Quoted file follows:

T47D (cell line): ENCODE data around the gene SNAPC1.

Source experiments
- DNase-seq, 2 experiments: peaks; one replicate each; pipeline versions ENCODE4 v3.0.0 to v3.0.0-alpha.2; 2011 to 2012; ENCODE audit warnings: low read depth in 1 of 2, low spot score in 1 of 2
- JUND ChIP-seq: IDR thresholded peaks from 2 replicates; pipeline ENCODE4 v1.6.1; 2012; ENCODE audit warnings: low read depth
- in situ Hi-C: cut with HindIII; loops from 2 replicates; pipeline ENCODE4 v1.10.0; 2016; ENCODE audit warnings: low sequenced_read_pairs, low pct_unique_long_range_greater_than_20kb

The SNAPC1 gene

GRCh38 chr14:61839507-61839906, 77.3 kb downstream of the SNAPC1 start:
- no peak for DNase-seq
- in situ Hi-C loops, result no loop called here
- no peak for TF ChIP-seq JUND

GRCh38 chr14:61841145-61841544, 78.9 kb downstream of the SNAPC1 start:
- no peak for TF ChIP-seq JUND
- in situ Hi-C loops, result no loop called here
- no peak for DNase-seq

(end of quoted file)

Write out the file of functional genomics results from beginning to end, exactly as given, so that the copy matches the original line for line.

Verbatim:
T47D (cell line): ENCODE data around the gene SNAPC1.

Source experiments
- DNase-seq, 2 experiments: peaks; one replicate each; pipeline versions ENCODE4 v3.0.0 to v3.0.0-alpha.2; 2011 to 2012; ENCODE audit warnings: low read depth in 1 of 2, low spot score in 1 of 2
- JUND ChIP-seq: IDR thresholded peaks from 2 replicates; pipeline ENCODE4 v1.6.1; 2012; ENCODE audit warnings: low read depth
- in situ Hi-C: cut with HindIII; loops from 2 replicates; pipeline ENCODE4 v1.10.0; 2016; ENCODE audit warnings: low sequenced_read_pairs, low pct_unique_long_range_greater_than_20kb

The SNAPC1 gene

GRCh38 chr14:61839507-61839906, 77.3 kb downstream of the SNAPC1 start:
- no peak for DNase-seq
- in situ Hi-C loops, result no loop called here
- no peak for TF ChIP-seq JUND

GRCh38 chr14:61841145-61841544, 78.9 kb downstream of the SNAPC1 start:
- no peak for TF ChIP-seq JUND
- in situ Hi-C loops, result no loop called here
- no peak for DNase-seq